Vatican Museums: Leonardo da Vinci painting on loan to France - Vatican News

Vatican Museums: Leonardo da Vinci painting on loan to France – Vatican News

“Saint-Jérome,” the unfinished masterpiece of Italian genius Leonardo da Vinci, is on display from June 10 at the Château du Clos-Lucé in Amboise. The painting is on loan until September 20, 2022, by the Vatican Museums that owns it.

Claire Ryobi – Vatican

Saint Jerome, One of Leonardo da Vinci’s most mysterious works left the papal groups to France. Since Friday, June 10, the painting has been exhibited for 100 days in Clos Los, in Amboise, the place where the famous painter died in 1519. The work thus joins a group of seventeen paintings by the author, already on display at. Loire Valley Castle.

This extraordinary loan from the Vatican Museums comes after three years of exhibition in St. Peter’s Square of Da Vinci’s works, marking the 500th anniversary.e Anniversary of his death, in 2019. The exhibition event at Clos Lucé was jointly organized by the Director of the Vatican Museums, Barbara Gatta, and the Head of the Art Department, Guido Cornini.

Through articles and scholarly investigations, both have worked to trace the masterpiece’s incompleteness, unique execution method, and turbulent history. “Saint Jerome in the Desert by Leonardo is certainly an absolute masterpiece”Barbara Gatta, “But it is also a work that uplifts the spirituality of a great man and doctor of the Church.”.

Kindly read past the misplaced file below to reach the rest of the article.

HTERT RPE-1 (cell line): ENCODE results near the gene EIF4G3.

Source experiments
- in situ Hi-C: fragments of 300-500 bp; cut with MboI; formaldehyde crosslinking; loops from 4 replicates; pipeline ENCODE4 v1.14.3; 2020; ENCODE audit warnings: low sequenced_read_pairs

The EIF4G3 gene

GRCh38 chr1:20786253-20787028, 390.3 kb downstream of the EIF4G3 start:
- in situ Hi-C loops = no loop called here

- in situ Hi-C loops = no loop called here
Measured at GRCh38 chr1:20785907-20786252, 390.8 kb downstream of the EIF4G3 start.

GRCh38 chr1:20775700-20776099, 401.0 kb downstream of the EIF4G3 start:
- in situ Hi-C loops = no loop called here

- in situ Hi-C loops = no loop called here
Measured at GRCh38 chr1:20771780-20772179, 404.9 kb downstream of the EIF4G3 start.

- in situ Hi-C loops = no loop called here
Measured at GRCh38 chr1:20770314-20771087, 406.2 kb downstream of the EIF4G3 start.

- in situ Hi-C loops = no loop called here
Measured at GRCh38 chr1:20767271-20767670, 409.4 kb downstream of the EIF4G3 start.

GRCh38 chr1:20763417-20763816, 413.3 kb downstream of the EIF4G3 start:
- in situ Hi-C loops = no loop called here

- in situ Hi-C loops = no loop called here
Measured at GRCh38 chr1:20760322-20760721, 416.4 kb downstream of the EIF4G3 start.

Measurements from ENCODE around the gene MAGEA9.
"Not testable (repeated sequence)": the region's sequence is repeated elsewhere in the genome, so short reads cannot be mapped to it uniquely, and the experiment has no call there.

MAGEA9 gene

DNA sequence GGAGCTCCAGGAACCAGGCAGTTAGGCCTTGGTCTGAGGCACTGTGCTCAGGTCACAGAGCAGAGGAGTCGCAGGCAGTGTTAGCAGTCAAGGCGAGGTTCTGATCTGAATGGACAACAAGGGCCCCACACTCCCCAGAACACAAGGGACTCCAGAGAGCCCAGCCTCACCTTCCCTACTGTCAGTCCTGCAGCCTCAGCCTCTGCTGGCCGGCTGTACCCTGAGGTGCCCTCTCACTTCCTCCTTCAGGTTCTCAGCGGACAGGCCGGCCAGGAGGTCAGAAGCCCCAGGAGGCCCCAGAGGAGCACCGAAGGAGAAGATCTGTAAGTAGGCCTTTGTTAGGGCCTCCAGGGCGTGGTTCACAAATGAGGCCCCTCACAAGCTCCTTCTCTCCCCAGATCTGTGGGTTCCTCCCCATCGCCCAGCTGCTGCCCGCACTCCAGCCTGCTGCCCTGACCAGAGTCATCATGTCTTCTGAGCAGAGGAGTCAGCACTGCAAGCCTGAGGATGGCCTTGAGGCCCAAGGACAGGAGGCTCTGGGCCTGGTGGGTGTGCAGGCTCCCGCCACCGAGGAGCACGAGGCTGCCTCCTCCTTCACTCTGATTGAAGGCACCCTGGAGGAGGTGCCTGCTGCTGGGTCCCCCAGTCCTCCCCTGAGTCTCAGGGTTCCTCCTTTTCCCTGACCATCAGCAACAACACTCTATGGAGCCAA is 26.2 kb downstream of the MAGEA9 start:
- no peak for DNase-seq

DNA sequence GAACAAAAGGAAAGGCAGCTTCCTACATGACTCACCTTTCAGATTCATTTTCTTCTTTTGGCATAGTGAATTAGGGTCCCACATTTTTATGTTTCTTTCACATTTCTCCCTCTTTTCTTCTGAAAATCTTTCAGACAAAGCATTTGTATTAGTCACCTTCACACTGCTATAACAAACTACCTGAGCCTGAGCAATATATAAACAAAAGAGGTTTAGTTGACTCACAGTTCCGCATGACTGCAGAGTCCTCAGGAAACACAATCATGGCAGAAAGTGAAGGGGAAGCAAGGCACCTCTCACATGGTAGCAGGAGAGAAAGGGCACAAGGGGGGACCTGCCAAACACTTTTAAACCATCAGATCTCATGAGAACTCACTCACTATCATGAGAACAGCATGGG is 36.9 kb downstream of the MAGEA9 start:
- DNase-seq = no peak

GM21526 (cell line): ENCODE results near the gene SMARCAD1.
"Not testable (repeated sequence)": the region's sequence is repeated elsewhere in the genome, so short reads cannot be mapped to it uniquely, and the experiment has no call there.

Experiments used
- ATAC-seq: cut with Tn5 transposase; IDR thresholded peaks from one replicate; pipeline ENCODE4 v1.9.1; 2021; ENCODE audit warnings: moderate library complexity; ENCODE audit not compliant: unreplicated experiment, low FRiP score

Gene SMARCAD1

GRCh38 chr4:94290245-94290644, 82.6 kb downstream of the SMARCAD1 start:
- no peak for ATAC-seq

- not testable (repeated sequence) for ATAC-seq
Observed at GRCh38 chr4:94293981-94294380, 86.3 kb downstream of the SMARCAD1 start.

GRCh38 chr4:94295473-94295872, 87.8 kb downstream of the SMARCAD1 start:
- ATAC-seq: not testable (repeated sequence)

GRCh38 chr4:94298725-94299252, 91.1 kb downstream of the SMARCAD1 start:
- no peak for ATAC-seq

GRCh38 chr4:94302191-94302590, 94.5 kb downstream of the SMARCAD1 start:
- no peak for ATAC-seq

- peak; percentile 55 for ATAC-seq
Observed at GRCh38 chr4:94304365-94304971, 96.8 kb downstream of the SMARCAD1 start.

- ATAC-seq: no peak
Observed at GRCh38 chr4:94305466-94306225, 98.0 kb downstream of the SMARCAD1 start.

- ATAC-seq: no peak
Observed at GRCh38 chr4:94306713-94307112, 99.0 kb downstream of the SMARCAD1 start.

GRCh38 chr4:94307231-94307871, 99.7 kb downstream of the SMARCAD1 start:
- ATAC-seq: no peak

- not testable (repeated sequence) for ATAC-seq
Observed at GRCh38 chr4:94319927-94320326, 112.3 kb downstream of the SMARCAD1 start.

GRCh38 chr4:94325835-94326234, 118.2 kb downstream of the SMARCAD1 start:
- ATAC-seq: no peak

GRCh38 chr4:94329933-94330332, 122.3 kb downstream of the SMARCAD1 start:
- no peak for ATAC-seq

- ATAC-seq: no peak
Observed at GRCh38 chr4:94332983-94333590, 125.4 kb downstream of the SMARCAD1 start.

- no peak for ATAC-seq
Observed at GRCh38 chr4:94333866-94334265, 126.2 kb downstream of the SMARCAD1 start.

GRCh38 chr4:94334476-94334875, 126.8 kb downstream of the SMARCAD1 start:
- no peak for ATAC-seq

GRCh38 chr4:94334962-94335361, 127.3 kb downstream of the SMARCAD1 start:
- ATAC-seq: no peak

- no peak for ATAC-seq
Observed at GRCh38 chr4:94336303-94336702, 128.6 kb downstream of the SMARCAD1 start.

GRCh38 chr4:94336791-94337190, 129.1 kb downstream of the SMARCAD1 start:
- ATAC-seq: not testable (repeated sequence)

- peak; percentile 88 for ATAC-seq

unfinished work

The painting, still in its infancy in some places, is one of the most enigmatic works of the Tuscan architect and sculptor. It was painted circa 1480-1490, François Saint-Brice, director of Clos Lucé, and provides valuable information on the techniques used by Leonardo da Vinci when creating his works. “We see the full extent of da Vinci’s pictorial technique: drawing, brushing, painting, dyes, erasing, as well as finger painting. There is a clearly marked fingerprint which is also very impressive». “Saint Jerome” Thus it contributes to strengthening the veil of fascination that has enveloped the figure of Leonardo da Vinci for centuries.

Rediscovered in the nineteenth century

sponsor “Saint Jerome” Like the recipient, remains unknown today. The earliest mention of the painting dates back to the beginning of the nineteenth century, when it was mentioned, with attribution to Leonardo, in the will of the Swiss painter Angelica Kaufmann. After the death of the latter, all its trace was again lost, until it was found by chance and bought by Napoleon’s uncle, Cardinal Joseph Fisch.

According to tradition, the cardinal had found the work divided into two parts: the lower part in the workshop of a Roman scrap dealer and the upper part, where the saint’s head appears, at the shoemaker. Beyond the fictional narrative, the painting is actually cut into five pieces. When the cardinal died, it was auctioned and sold several times. It was identified, and then purchased by Pope Pius IX in 1956, for the Vatican Pinacoteca.

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